Police reported to a Northeast Philadelphia neighborhood Saturday night after witness reported a mysterious object had fallen from the sky and crashed down onto a parked car. A bomb squad arrived promptly after the call, but they found nothing but a white object attached to a small parachute, which turned out to be a weather balloon.
The instrument — called a radiosonde — had been carried skyward by a balloon to measure temperature, pressure and humidity and transmit data to weather forecast centers. They're launched daily from nearly 100 stations in US states and territories; this one was reportedly from the National Weather Service in Sterling, Virginia, according to the Washington Post — 165 miles from where it caused such a ruckus in Philly.
According to some reports, it could have been strong winds that steered the balloon so far off course.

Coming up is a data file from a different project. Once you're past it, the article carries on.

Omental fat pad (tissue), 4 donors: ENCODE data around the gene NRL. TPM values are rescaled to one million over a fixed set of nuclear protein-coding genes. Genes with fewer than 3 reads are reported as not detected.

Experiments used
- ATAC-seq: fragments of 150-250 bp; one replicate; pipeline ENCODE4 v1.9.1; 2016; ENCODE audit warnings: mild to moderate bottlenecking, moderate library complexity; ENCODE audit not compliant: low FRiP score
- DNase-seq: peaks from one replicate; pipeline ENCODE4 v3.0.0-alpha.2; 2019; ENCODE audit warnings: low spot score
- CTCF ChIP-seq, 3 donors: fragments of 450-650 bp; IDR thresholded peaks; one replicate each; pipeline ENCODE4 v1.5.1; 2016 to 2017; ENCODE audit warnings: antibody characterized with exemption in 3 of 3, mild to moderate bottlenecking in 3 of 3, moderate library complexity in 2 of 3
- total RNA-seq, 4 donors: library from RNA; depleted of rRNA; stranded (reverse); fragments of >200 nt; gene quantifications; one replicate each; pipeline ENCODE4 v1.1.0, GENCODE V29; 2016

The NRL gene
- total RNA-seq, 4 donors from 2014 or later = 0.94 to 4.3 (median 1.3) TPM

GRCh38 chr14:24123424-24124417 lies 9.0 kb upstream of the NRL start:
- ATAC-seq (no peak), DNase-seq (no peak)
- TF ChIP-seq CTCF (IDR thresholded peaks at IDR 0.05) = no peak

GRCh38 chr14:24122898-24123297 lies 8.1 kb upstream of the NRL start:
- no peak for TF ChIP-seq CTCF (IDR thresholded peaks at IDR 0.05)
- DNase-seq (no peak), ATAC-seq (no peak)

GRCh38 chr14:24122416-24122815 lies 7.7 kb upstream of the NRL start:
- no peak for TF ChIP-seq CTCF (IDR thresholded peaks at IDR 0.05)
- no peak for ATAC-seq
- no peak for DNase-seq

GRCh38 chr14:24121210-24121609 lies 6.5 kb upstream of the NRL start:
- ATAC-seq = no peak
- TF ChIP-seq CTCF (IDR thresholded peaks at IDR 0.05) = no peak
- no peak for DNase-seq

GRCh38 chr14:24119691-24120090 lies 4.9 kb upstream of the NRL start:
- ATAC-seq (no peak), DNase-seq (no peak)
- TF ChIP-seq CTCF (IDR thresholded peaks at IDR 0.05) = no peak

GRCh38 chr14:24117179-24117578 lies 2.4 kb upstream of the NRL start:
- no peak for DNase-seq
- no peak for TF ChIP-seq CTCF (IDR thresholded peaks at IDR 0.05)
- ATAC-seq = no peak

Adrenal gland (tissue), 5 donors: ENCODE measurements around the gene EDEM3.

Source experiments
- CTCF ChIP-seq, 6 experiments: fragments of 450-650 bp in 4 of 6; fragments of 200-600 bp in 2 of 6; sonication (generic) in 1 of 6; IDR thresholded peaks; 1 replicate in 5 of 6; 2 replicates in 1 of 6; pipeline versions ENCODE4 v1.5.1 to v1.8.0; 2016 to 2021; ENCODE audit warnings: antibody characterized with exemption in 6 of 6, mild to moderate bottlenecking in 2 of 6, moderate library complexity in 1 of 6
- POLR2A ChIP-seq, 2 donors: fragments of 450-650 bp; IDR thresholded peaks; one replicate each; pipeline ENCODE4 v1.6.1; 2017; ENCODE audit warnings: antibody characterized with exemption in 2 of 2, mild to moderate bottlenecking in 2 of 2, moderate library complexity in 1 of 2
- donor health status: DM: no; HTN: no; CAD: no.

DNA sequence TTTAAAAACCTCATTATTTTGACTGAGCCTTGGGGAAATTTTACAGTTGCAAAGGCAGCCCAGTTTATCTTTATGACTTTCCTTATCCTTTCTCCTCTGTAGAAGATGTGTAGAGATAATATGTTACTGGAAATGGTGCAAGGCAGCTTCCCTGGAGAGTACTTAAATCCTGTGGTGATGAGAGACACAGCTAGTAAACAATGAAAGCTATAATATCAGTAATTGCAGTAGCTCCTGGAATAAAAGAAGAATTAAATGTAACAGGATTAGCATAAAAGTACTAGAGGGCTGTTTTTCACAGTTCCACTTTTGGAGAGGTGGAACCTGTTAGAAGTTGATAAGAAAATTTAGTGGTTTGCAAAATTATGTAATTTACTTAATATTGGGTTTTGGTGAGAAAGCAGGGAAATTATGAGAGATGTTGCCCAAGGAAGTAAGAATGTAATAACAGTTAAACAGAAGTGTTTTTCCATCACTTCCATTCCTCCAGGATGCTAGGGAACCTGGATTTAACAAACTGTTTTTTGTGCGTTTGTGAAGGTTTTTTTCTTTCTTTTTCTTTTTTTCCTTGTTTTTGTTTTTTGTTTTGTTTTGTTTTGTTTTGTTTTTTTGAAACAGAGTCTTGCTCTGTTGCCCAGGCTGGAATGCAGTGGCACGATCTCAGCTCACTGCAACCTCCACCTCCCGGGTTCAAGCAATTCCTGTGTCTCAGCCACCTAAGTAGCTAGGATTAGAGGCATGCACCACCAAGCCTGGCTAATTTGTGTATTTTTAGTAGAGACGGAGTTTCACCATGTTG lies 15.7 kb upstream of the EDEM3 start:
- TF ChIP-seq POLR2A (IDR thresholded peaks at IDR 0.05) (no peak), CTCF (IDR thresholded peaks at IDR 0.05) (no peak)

"The great majority land uneventfully," said Chris Strong, warning coordination meteorologist for the D.C. NWS office. "But once in a great while you hear about something like this."
"Several years ago," Strong commented, "two landed on the White House grounds within a few days of one another. They go up and come down, and occasionally in a place where we'll hear about it."
According to the NWS, around 70,000 weather balloons are launched every year.